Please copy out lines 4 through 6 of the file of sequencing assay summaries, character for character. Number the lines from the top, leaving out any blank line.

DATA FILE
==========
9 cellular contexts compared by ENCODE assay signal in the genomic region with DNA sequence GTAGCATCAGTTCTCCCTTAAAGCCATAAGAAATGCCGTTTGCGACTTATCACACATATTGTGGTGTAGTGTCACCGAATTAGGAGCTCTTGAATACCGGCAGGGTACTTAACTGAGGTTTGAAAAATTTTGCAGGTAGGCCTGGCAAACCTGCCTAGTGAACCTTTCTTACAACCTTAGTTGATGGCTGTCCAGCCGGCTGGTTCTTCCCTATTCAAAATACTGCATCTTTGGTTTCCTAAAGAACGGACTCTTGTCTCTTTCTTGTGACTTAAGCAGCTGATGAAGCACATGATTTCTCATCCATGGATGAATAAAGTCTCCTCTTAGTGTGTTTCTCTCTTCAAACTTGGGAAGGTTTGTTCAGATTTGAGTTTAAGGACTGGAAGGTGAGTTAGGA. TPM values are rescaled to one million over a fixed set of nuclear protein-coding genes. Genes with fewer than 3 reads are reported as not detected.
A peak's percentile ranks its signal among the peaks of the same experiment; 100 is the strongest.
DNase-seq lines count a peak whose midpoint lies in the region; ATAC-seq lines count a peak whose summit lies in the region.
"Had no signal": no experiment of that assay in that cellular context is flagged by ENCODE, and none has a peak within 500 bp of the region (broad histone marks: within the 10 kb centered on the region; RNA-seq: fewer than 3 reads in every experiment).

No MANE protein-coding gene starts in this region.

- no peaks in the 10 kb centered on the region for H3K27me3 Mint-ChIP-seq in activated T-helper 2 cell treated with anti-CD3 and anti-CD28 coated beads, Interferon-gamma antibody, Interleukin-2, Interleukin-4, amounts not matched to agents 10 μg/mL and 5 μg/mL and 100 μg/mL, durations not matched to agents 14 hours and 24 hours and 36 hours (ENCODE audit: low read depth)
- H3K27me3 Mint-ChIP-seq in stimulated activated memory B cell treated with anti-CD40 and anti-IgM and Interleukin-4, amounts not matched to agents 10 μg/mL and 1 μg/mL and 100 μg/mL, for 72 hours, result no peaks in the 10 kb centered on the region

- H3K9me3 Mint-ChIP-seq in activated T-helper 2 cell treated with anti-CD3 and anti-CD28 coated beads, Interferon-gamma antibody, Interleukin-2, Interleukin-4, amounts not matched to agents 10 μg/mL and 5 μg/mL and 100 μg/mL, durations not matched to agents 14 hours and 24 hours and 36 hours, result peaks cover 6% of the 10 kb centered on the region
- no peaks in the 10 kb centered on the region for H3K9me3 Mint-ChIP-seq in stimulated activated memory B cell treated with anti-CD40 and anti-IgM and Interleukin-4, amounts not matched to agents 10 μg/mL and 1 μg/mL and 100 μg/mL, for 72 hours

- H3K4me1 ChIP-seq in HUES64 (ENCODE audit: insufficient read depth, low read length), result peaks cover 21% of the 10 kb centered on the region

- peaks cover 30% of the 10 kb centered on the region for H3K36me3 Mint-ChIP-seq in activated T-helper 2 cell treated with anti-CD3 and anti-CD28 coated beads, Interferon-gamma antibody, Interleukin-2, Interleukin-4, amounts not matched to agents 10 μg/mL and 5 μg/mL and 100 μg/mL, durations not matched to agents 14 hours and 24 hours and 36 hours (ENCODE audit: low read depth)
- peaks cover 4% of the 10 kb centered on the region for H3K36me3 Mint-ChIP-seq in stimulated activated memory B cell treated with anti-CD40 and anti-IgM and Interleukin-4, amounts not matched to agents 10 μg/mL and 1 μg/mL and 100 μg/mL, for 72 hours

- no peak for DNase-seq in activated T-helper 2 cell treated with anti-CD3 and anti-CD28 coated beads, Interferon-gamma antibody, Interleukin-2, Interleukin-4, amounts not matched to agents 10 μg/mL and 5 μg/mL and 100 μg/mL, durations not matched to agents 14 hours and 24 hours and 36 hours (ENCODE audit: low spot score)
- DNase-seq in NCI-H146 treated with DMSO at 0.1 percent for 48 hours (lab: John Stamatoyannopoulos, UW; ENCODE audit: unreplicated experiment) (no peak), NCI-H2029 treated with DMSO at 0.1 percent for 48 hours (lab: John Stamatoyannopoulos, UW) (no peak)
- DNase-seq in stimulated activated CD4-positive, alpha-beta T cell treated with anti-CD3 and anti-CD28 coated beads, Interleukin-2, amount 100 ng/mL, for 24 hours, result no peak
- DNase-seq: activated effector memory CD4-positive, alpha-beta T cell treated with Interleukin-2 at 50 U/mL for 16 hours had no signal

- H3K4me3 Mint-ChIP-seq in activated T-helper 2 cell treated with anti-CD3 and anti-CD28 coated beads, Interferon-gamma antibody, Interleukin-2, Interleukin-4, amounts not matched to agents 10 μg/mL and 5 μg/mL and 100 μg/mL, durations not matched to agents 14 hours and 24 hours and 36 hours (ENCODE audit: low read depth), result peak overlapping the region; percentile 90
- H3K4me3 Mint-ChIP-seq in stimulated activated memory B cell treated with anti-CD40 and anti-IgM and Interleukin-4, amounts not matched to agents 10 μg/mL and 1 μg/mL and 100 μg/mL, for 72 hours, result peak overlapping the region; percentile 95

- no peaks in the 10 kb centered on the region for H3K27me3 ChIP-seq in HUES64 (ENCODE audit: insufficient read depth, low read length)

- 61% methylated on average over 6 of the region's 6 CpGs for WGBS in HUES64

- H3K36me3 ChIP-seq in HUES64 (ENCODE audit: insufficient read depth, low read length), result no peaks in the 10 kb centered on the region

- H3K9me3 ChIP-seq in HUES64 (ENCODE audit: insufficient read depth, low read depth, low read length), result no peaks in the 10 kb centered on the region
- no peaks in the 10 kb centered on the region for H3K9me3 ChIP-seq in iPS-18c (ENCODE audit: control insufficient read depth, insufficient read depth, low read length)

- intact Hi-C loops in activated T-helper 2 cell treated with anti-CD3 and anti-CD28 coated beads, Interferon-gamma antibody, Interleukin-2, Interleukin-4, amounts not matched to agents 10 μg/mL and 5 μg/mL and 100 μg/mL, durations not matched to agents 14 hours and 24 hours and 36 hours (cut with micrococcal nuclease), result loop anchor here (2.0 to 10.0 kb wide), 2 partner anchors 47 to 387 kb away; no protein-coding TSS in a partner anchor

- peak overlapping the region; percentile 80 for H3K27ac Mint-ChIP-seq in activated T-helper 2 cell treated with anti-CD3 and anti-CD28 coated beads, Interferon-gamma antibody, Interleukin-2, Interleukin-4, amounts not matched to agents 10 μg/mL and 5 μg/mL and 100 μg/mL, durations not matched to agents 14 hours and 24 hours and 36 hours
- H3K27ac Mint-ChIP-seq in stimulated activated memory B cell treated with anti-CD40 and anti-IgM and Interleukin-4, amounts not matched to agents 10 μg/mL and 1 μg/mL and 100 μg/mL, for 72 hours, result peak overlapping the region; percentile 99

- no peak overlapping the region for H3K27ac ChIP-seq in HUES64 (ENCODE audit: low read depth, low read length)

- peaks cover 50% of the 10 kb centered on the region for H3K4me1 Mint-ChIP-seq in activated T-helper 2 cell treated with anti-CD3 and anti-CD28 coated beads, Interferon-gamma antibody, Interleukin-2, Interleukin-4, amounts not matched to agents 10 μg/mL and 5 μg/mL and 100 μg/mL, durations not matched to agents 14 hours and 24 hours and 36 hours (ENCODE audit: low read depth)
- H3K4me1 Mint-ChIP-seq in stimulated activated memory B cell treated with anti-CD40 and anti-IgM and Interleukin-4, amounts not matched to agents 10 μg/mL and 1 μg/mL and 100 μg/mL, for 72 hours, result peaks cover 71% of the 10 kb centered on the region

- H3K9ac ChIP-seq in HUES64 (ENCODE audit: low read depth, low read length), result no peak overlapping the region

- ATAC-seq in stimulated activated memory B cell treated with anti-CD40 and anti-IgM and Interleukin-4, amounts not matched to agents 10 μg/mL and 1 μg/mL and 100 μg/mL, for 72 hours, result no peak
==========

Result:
"Had no signal": no experiment of that assay in that cellular context is flagged by ENCODE, and none has a peak within 500 bp of the region (broad histone marks: within the 10 kb centered on the region; RNA-seq: fewer than 3 reads in every experiment).

No MANE protein-coding gene starts in this region.

- no peaks in the 10 kb centered on the region for H3K27me3 Mint-ChIP-seq in activated T-helper 2 cell treated with anti-CD3 and anti-CD28 coated beads, Interferon-gamma antibody, Interleukin-2, Interleukin-4, amounts not matched to agents 10 μg/mL and 5 μg/mL and 100 μg/mL, durations not matched to agents 14 hours and 24 hours and 36 hours (ENCODE audit: low read depth)